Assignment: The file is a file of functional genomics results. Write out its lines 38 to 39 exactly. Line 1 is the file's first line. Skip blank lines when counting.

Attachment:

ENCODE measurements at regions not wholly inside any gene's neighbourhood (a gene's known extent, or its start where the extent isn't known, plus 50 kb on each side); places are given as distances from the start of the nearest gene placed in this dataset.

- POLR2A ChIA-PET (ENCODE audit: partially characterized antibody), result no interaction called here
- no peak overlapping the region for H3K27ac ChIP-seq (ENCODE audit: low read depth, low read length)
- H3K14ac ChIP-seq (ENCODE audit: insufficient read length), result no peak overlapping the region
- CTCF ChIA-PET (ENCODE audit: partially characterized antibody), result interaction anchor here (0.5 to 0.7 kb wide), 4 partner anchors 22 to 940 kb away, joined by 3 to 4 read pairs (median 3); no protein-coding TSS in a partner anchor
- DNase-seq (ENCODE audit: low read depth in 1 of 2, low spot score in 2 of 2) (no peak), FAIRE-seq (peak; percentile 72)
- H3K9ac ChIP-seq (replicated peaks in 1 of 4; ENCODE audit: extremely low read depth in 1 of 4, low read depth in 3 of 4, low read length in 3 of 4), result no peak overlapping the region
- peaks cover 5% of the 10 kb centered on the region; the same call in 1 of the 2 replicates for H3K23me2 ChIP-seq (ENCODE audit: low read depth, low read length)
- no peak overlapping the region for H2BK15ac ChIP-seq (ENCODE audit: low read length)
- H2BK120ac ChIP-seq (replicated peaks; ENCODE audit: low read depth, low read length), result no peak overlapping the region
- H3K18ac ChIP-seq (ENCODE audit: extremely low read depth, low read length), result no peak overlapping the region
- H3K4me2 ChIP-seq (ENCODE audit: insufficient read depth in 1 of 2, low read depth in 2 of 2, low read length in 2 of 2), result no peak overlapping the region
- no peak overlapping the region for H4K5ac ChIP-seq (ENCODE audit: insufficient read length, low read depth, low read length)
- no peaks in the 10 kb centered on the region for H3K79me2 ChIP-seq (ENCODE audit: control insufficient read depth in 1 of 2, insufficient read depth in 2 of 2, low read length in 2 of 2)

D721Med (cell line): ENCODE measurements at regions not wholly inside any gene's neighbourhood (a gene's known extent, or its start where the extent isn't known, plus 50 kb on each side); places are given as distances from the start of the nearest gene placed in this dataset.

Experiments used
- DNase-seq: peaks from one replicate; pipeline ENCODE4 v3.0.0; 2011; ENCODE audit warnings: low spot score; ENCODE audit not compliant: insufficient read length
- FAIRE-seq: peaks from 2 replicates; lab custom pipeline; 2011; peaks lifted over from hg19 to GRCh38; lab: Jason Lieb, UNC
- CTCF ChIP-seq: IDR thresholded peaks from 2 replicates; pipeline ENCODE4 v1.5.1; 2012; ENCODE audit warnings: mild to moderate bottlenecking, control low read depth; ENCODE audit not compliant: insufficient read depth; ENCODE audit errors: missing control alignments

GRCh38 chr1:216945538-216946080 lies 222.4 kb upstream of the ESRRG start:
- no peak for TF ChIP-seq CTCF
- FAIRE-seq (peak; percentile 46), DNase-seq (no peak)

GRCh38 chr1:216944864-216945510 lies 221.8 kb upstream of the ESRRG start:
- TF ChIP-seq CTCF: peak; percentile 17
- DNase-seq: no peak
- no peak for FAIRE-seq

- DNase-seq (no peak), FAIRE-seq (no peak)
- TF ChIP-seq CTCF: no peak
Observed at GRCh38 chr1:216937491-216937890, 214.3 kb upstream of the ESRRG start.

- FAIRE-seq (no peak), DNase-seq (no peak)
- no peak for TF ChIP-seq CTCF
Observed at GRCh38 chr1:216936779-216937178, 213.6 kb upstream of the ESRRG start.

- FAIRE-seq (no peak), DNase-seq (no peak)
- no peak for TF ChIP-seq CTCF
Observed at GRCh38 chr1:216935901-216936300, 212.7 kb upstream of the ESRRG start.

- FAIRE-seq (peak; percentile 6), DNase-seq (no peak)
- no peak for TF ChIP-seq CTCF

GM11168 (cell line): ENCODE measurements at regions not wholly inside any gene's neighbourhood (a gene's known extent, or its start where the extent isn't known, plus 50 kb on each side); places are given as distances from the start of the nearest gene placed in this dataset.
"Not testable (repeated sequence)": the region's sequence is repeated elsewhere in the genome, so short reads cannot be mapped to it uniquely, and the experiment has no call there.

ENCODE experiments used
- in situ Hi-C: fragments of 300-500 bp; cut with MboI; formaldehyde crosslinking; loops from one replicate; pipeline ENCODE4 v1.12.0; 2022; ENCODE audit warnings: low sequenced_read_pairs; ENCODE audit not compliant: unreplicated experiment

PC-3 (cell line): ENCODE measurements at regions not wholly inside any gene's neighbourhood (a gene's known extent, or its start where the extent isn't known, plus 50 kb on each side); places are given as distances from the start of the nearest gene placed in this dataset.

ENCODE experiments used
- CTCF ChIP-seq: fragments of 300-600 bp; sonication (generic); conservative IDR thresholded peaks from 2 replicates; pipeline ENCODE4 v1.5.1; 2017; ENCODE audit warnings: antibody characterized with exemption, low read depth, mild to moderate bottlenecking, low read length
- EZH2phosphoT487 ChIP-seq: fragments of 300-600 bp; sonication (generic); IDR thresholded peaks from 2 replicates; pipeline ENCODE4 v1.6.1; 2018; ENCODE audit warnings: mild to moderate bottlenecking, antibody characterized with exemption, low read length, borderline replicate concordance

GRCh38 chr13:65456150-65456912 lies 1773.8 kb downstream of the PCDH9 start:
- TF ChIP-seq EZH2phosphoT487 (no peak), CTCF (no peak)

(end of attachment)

GM11168 (cell line): ENCODE measurements at regions not wholly inside any gene's neighbourhood (a gene's known extent, or its start where the extent isn't known, plus 50 kb on each side); places are given as distances from the start of the nearest gene placed in this dataset.
"Not testable (repeated sequence)": the region's sequence is repeated elsewhere in the genome, so short reads cannot be mapped to it uniquely, and the experiment has no call there.